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Abbreviations

Selected abbreviations are listed below.


Abbreviation

Unit of measurement

g
gram
gal.
gallon
gr
grain
kg
kilogram
lb
pound
M or min
minim
mcg
microgram
mg
milligram
mL
milliliter
oz
ounce
pt
pint
qt
quart
tbsp
tablespoon
tsp
teaspoon
Other common abbreviations used in the medical field:
Abbreviation
a.a.
a.c
b.i.d.
c.
gtt.
h.s.
o.d.
o.s.
p.c.
p.r.n.
q.i.d.
t.i.d.
u.d.

Meaning
of each
before meals
twice a day
with
drop, drops
at bedtime
right eye
left eye
after meals
as needed
four times a day
three times a day
as directed

Approximate Liquid Measures


1 fluid ounce = 30 milliliters

One liter of pure water weighs approximately one kilogram so 1cc (mL)
of water weighs 1 gram.
"A spoonful" generally means heaped or rounded, with as much above
the bowl of the spoon as in the spoon. However, a measure of liquid is a
level spoonful.
Apothecary measurement
1 gallon
1 gallon
1 quart
1 quart
1 pint
1 pint
4 fluid oz
8 fluid oz
10 minims
15 minims

Metric equivalent
3800 mL
128 fluid oz
960 mL
32 fluid oz
480 mL
16 fluid oz
120 mL
240 mL
0.6 mL
1 mL

Approximate Household Equivalents


1 teaspoonful = 5 milliliters
1 tablespoonful = 15 milliliters
1 ounce = 30 grams
1 gram = 15 grains
Apothecary measurement
2 oz
4 oz
16 oz
1/200 gr
1/150 gr
1/100 gr
1gr
7 gr
10 gr

Metric equivalent
60 g
120g
1 lb
300 mcg
400 mcg
600 mcg
60 mg
500 mg
600 mg

Metric Conversions
In 1866, the United Stated Congress legalized the use of the metric
system within the United States. The law also established approximate
equivalents between customary and metric measurements.
1 gram = 1,000 milligrams
1 milligram = 1,000 micrograms
Apothecary measurement
0.05 mg
0.5 mg
5 mg
0.05 g
0.5 g
5g

Metric equivalent
50 mcg
500 mcg
5,000 mcg
50 mg
500 mg
5,000 mg

Exact Equivalents
Note: Exact equivalents are used for compounding and calculations
requiring a high degree of accuracy.
International units: An old measurement of vitamin activity
determined by biological methods as opposed to new measures that are
determined by direct chemical analysis.
An international unit is quantity of a biologic (such as a vitamin) that
produces a particular biological effect agreed upon as an international
standard. Many health foods and supplements still use i.u. (IU).
Apothecary measurement
1
1
1
1
1
1

g
mL
minim
gr
pint (pt)
oz

Metric equivalent
15.43 gr
16.23 minims
0.06 mL
64.8 mg
473.2 mL
28.35 g

1 lb
1 kg
1 qt
0.1 mg
0.12 mg
0.15 mg
0.2 mg
0.3 mg
0.4 mg
0.5 mg
0.6 mg
0.8 mg
1 mg

453.6 g
2.2 lb
946.4 mL
1/600 gr
1/500 gr
1/400 gr
1/300 gr
1/200 gr
1/150 gr
1/120 gr
1/100 gr
1/80 gr
1/65 gr

Grain Equivalents
A grain is a unit of weight in the U.S. Customary System.
The apothecaries' system of mass is an obsolete system formerly used
by apothecaries (now called pharmacists or chemists) in Englishspeaking countries. Sometimes "ap" is added to the front of the unit to
identify it as part of the apothecaries' system.
During the first half of the 20th Century, the apothecaries' system was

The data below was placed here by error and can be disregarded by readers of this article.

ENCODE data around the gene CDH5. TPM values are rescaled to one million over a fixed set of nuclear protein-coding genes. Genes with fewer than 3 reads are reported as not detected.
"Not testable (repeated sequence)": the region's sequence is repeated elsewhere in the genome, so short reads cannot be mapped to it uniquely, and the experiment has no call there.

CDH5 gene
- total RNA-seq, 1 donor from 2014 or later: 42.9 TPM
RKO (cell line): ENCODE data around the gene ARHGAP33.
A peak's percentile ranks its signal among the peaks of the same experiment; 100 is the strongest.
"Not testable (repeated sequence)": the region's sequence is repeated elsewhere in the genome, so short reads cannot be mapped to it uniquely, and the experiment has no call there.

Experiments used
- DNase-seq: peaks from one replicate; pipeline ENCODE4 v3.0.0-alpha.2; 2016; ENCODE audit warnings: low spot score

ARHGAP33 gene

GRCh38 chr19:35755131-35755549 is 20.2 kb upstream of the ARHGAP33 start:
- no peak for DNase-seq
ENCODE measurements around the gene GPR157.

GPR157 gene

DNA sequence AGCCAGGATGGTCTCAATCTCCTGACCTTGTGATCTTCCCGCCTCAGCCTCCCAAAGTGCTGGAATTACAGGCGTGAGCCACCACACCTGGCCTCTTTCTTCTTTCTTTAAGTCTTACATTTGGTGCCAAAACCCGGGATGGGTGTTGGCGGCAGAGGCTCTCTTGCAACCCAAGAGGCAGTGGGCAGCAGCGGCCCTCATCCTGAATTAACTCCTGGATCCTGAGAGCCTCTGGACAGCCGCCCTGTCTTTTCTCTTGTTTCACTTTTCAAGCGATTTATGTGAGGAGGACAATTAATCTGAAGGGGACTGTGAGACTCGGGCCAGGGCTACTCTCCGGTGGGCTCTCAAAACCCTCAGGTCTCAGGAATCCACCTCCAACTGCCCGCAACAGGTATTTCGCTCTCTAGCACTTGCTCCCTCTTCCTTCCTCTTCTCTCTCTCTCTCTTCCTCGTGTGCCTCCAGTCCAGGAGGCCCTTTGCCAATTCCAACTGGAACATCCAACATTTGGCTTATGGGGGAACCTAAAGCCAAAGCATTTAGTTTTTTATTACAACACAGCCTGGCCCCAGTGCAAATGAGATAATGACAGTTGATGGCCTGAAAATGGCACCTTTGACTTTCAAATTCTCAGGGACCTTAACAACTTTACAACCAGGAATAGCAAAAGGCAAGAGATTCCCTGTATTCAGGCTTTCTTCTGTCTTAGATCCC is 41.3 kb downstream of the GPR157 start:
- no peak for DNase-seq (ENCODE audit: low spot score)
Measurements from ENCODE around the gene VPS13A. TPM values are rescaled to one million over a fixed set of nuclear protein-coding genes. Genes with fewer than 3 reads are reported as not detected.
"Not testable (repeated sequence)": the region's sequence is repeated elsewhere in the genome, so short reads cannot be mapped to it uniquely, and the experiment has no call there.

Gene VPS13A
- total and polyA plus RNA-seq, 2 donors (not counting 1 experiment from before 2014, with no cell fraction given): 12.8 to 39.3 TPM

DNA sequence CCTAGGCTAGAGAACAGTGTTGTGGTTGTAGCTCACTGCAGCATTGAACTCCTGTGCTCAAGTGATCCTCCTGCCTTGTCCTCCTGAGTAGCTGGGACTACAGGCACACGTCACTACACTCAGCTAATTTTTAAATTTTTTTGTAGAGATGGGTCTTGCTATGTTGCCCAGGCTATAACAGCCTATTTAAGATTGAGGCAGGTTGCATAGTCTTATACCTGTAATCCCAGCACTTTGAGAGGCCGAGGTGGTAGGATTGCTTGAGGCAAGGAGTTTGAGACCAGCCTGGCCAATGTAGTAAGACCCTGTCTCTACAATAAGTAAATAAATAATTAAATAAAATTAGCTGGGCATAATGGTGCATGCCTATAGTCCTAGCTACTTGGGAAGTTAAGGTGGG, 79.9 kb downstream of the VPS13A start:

replaced by the metric system.
Apothecary measurement
Metric equivalent
1/4 grain
15 mg
1/2 grain
3 mg
1 grain
60 mg
11/2 grains
90 mg
5 grains
300 mg
10 grains
600 mg
Remember, keep this and all other medicines out of the reach of
children, never share your medicines with others, and use this
medication only for the indication prescribed.
Measurement Systems

Two of the most crucial steps in compounding any pharmaceutical product are theaccurate
calculation and measurement of the component ingredients of the formulation. In order to carry
out these critical functions, the pharmacist must have a working knowledge of three systems of
measurement: the Metric system, the Apothecary system, and the Avoirdupois system.
The Metric System
The metric system is the preferred and most frequently used system of measurement in pharmacy.
Since it is a decimal system, other denominations of measure in the system are easily and quickly
generated as a 10nth multiple at the basic unit. To convert from larger to smaller units, one need only
move the decimal the appropriate number of places to the right. The decimal is moved to the left to
convert from smaller to larger units.
The Apothecary System
The Apothecary system was commonly used in the past by pharmacists and physicians as the system
of weights and measures for prescribing and dispensing medications. Although it has largely been
replaced by the less cumbersome metric system, the pharmacist still encounters these symbols in
his/her routine practice. Indeed, the apothecary system of fluid measure is still commonly used in a
variety of products, both pharmaceutical and nonpharmaceutical, and everyone should be familiar with
the fluid ounce, pint, quart, and gallon.
Since quantities of ingredients in the Apothecary system are commonly written in Roman rather than
in Arabic numerals, you should recall the following:

The Avoirdupois System


The Avoirdupois system is a system of weight measurement only. Its basic unit, the grain, is the same
as in the Apothecary system. The Avoirdupois ounce and pound differ in weight and symbols from
those in the Apothecary system. The Avoirdupois pound is the pound to which we are all accustomed
in our daily lives. It is also the weight measure in which bulk chemicals and over the counter
pharmaceuticals are bought and sold. It is important to make this distinction from weights in the
Apothecary system, which are used only in the prescription or medication order.